Dennis T OConnor's insight:

Strong commonsense advice.  To summarize; use the online teaching environment to connect to your students with empathy and compassion.


Do more than the minimum. Be a teacher. 

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Enhancing the Learner Experience: 3 Tips to Make eLearning More Engaging

Enhancing the Learner Experience: 3 Tips to Make eLearning More Engaging | E-Learning and Online Teaching | Scoop.it
Would you be interested in 3 Tips to Make eLearning More Engaging?


Many of our clients who are just getting into eLearning give us an enchanting reason for finally abandoning the libraries of presentation decks that they have been building for the past decade or so. They want to find a magical place where they can control and standardize the content, but still have learners engaged enough to care about the topic, remember the content, and improve their on-the-job performance. ELearning can do that. This is that magical place. 


Via JohnThompson
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Carlos Fosca's curator insight, June 28, 2013 5:16 PM

Interesantes consejos para mejorar el interés y lograr mayor compromiso de los estudiantes por los programas e-learning.

Cassandra Gadouas's curator insight, July 4, 2013 8:28 AM

I would use this to teach more about how thoughts create reality.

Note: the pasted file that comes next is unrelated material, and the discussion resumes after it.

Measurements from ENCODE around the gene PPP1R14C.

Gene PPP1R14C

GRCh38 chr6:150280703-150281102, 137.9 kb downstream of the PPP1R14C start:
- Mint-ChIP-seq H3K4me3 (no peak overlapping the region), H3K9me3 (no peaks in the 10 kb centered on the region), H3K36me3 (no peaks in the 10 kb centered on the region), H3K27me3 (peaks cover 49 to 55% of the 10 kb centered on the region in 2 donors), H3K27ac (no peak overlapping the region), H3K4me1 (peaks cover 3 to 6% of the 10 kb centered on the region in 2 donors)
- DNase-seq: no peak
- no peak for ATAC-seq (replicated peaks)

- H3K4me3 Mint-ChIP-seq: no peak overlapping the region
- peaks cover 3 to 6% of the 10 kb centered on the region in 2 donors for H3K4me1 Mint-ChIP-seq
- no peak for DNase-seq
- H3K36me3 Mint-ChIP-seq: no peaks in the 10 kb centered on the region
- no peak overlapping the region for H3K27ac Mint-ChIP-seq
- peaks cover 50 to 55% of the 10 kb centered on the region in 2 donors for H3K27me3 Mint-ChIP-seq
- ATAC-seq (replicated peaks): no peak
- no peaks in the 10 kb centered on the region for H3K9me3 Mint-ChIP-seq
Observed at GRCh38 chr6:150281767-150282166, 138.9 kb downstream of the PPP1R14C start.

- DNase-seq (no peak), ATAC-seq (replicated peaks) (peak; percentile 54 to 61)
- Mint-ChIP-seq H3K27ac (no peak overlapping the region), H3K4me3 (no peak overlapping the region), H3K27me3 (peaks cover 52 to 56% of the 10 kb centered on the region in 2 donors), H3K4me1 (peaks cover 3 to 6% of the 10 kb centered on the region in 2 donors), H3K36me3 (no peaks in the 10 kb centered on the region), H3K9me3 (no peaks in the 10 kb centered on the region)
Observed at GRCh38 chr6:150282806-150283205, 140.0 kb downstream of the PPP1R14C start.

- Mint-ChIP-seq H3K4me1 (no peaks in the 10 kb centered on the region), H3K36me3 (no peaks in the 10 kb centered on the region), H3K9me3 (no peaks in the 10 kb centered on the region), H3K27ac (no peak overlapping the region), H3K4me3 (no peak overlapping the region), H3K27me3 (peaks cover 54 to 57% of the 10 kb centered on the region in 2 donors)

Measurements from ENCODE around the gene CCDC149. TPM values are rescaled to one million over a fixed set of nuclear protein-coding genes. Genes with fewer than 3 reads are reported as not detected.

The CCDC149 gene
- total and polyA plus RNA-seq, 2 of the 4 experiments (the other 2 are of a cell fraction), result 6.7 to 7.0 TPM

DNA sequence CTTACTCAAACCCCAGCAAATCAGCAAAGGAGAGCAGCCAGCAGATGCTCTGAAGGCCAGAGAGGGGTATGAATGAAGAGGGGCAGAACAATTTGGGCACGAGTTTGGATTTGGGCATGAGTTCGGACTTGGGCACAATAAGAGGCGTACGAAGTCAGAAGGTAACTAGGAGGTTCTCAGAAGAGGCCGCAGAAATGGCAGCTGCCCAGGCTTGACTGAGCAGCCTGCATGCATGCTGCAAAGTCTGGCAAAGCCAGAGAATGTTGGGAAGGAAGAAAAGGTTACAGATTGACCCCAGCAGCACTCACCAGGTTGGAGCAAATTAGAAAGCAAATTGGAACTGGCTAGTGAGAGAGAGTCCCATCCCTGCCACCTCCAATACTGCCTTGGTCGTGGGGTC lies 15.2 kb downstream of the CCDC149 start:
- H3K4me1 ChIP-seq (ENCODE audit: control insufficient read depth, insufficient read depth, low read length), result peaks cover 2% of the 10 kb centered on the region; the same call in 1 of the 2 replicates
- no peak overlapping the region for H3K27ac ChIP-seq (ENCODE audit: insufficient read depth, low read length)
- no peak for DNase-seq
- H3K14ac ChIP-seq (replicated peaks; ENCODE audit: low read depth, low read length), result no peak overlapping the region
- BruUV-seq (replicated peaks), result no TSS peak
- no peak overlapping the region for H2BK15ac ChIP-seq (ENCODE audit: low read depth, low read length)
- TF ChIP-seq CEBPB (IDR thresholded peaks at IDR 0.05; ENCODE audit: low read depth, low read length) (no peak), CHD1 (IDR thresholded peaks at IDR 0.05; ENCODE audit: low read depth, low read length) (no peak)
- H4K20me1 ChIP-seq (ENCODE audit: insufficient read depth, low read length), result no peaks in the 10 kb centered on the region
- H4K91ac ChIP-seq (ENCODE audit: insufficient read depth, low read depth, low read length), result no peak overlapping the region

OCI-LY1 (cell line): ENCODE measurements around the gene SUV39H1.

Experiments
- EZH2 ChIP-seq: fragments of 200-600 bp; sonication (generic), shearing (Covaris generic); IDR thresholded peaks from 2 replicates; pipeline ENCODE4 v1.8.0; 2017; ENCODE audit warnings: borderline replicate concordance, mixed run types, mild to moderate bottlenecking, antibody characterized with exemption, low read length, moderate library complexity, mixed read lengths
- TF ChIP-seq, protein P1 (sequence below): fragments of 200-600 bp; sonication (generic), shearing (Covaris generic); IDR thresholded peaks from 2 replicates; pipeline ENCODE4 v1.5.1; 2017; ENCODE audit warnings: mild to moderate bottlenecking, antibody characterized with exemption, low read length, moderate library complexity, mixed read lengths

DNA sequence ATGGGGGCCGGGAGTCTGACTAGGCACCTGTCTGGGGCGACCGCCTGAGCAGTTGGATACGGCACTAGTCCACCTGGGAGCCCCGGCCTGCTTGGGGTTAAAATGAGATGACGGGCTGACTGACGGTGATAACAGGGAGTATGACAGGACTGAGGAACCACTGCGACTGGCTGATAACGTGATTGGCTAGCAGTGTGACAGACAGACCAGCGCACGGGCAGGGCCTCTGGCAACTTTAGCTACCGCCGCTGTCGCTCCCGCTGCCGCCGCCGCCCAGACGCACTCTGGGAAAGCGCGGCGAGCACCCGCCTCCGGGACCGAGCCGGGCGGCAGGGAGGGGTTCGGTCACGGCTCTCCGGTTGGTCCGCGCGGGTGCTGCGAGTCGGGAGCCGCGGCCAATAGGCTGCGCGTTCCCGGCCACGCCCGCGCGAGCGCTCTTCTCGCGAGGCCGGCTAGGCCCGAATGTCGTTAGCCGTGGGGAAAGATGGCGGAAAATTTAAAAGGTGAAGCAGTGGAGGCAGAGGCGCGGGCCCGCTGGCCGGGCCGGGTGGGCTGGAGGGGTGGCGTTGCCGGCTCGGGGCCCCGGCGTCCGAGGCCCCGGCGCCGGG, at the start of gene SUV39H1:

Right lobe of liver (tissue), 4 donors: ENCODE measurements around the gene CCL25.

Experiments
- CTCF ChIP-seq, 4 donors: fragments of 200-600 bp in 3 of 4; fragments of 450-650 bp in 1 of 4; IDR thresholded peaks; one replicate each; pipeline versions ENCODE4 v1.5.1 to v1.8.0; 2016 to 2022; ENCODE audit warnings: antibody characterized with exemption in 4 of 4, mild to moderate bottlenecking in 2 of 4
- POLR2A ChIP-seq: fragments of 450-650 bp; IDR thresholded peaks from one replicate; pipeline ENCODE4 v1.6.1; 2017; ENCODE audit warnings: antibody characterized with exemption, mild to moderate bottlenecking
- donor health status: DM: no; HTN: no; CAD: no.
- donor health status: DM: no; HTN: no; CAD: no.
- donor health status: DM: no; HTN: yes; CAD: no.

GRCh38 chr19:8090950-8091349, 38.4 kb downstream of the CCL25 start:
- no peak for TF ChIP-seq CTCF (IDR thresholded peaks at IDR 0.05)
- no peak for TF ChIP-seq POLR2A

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Adult Education Research: Where’s the Money?

Adult Education Research:  Where’s the Money? | E-Learning and Online Teaching | Scoop.it

Interestingly, major American foundations have contributed millions of dollars to innovative delivery platforms such as Coursera and Udacity. As a result, millions have enrolled in Massive Open Online Courses (MOOCs), with an average class size of about 50,000. Yet, according to a recent study by Katy Jordon, less than 10 percent of learners complete current MOOC courses, and the majority of completion rates are in the two to eight percent range. Does this sound like effective adult education? No higher education institution would be able to attract applicants if it posted attrition rates of 92 to 98 percent.

Dennis T OConnor's insight:

Are MOOCs draining the foundation grant money pool leaving us without significant new research on adult learning?


How can we call a course with 98% attrition effective?

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Why Do Students Enroll in (But Don’t Complete) MOOC Courses? | MindShift

Why Do Students Enroll in (But Don’t Complete) MOOC Courses? | MindShift | E-Learning and Online Teaching | Scoop.it
Less than 10 percent of MOOC students, on average, complete a course. That's the conclusion of Katy Jordan of Open University, who published her analysis, pul

Via Nik Peachey
Dennis T OConnor's insight:

I've enrolled in several Moocs.  I've yet to finish one. 

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Patricia LeClaire's comment, April 8, 2013 12:50 PM
I've enrolled in two MOOC courses - partly because the topics were relevant to my work, but also to experience a MOOC from the "inside" as both a student and an instructional designer. I was particularly interested in opportunities for interaction (student-instructor, student-student, student-content, student-technology) and collaboration.